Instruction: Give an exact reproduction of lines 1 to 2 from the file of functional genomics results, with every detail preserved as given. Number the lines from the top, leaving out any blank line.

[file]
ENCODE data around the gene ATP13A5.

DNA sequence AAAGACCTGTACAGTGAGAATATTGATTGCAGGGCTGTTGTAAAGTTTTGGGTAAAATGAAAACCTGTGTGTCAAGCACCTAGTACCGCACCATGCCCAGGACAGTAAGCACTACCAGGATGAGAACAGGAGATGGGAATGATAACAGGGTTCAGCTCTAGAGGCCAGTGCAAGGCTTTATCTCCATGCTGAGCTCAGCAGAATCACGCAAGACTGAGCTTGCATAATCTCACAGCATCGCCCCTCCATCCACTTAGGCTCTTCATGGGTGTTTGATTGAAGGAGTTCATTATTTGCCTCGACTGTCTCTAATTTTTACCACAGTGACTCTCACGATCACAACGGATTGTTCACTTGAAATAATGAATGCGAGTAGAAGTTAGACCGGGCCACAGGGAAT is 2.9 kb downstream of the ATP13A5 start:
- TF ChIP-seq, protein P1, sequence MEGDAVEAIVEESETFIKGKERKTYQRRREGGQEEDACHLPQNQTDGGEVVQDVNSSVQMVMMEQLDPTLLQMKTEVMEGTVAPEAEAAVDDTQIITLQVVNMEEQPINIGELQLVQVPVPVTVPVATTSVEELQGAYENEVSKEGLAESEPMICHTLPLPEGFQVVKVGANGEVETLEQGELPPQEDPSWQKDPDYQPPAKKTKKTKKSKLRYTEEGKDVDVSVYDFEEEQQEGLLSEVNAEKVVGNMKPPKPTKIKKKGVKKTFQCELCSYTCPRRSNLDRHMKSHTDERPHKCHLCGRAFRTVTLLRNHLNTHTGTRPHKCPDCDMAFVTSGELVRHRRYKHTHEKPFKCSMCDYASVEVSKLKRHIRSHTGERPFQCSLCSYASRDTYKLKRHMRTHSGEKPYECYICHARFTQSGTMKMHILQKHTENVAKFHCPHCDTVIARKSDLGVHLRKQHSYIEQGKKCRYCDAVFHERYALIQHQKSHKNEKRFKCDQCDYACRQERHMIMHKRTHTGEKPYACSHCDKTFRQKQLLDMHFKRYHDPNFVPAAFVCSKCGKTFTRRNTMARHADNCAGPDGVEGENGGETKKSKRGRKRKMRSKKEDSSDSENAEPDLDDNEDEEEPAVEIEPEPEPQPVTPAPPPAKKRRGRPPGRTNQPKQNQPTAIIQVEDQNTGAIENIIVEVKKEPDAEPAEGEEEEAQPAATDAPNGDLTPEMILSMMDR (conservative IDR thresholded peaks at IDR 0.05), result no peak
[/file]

ENCODE data around the gene ATP13A5.

DNA sequence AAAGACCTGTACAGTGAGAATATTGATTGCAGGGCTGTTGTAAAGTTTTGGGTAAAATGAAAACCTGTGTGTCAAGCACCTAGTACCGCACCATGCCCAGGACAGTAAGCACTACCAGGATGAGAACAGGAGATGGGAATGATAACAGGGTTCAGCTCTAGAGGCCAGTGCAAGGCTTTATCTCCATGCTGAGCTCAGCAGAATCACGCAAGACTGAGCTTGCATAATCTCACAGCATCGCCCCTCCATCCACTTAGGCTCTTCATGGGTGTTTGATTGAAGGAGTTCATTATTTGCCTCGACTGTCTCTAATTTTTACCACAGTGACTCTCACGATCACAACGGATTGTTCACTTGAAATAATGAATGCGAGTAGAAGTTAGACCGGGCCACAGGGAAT is 2.9 kb downstream of the ATP13A5 start: